Tech support scams: What your business needs to know

Tech support scams: What your business needs to know

If you run a small business, you might not have the budget to hire in-house IT staff. This means that when something goes wrong with your IT infrastructure, you have to rely on outside help to fix it. However, unless you're partnered with a reliable service provider, outsourcing your IT support can make you vulnerable to tech support scams. In this blog post, we'll discuss what these scams are and how you can protect your business from them.

What is a tech support scam?

A tech support scam is a type of fraud wherein scammers trick unsuspecting users into paying for unnecessary or deceptive technical support services.

What happens in a tech support scam?

In a tech support scam, fraudsters typically display fraudulent error messages on malicious websites to scare users into calling the technical support hotline on the screen. These usually imitate system messages (e.g., blue screens of death, dialog boxes) so they appear legitimate.

Scammers may also call a user directly, pretending to be technical support representatives of a reputable technology company like Microsoft, and claiming that the victim's system is infected with a virus and immediate action needs to be taken.

If the victim falls for the bait, the fraudster will ask them to install a remote access program like TeamViewer or LogMeIn to gain access to the victim’s computer. Once connected, the fraudsters will misrepresent harmless system messages as signs of problems and use technical jargon to create a sense of urgency.

Once trust is established, the victim will be asked to pay $500 or more using credit cards, gift cards, or checks. After payment is made, the scammer will pretend to fix the user’s system and make multiple unauthorized charges to the user’s credit card or bank account.

How do tech support scams affect consumers and businesses?

Microsoft’s recent Global Tech Support Scam Research report found that three out of five people have been victimized by a tech support scammer. This figure could even be higher, as some people do not realize that they have been defrauded.

Many tech support scammers in 2021 also claimed to represent reputable companies like Norton and Windows Defender. In all cases, scammers instructed victims to call a toll-free number to fix an issue the former supposedly detected.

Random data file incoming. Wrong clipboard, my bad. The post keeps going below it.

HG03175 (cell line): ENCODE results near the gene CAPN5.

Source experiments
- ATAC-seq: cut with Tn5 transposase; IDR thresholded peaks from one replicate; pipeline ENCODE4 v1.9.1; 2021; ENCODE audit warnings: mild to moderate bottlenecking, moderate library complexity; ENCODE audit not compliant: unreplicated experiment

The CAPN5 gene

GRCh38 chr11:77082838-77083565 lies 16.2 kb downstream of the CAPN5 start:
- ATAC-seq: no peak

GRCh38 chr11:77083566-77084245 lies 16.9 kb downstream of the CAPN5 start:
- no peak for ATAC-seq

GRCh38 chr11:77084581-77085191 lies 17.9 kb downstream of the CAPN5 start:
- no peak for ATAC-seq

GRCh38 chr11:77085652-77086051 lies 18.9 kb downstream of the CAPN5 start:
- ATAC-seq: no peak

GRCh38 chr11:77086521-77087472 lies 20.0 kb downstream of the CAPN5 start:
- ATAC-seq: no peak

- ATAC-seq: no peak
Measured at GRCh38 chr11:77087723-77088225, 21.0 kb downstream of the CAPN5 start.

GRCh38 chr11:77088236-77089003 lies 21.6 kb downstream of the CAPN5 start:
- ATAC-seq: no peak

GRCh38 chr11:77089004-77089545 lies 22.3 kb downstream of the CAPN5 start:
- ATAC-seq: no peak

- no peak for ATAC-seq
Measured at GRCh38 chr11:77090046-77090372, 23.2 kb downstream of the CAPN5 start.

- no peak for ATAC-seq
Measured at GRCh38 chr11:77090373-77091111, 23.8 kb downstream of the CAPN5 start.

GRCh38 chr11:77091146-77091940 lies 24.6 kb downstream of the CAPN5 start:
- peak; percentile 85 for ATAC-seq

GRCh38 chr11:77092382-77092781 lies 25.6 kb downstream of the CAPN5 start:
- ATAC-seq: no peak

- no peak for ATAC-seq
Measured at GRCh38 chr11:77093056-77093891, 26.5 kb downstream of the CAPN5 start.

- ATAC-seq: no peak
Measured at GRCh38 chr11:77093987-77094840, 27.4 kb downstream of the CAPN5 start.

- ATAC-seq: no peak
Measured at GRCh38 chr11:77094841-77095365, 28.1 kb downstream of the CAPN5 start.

If one of your employees falls for a tech support scam, not only will they lose a lot of money, but they also risk having sensitive company files stolen by cybercriminals.

How can you stay safe from tech support scams?

To protect yourself from tech support scams, remember that reputable technology firms will never contact you directly to provide technical support, or request personal or financial information. Any communication with these companies must be initiated by you.

Tell your employees that if they receive a call claiming their PC has a problem, they should hang up immediately and block the number if possible. Remind them to avoid clicking on links or downloading attachments from unsolicited emails. And if they encounter a tech support pop-up and they suspect that it's a scam, tell them to not dial the number and close the window immediately. If the window doesn’t close, do the following:

  • On Windows devices
    1. Right-click the Start button on your taskbar and then click Task Manager. Alternatively, press Ctrl+Shift+Esc on your keyboard.
    2. Under the Processes tab, select the web browser (e.g., Google Chrome, Microsoft Edge, Opera) displaying the pop-up and click End task.
  • On Macs
    1. Select Force Quit from the Apple menu in the upper-left corner of your screen or press Option+Command+Esc to open the Force Quit Applications window.
    2. Select the web browser that displayed the pop-up and click Force Quit.

If the computer is unresponsive, have your IT team or managed IT services provider restart the computer properly.

What should you do if you fall victim to a tech support scam?

The most important thing to do is to report the incident immediately to the card issuer or bank if you used your credit card to pay the scammers. This will enable the card issuer to block the card, thus preventing the scammer from using it.

If you shared a password with a scammer, change it on every account using that password. Create a unique and strong one for each. Finally, enable multifactor authentication to better protect your online accounts from cybercriminals.

Is your current tech support services provider unreliable? Go with Complete Document Solutions instead! We’ll keep your IT environment at optimal performance 24/7/365 through continuous monitoring, proactive maintenance, and fast, effective IT support. Request a complimentary network and IT assessment from us today.


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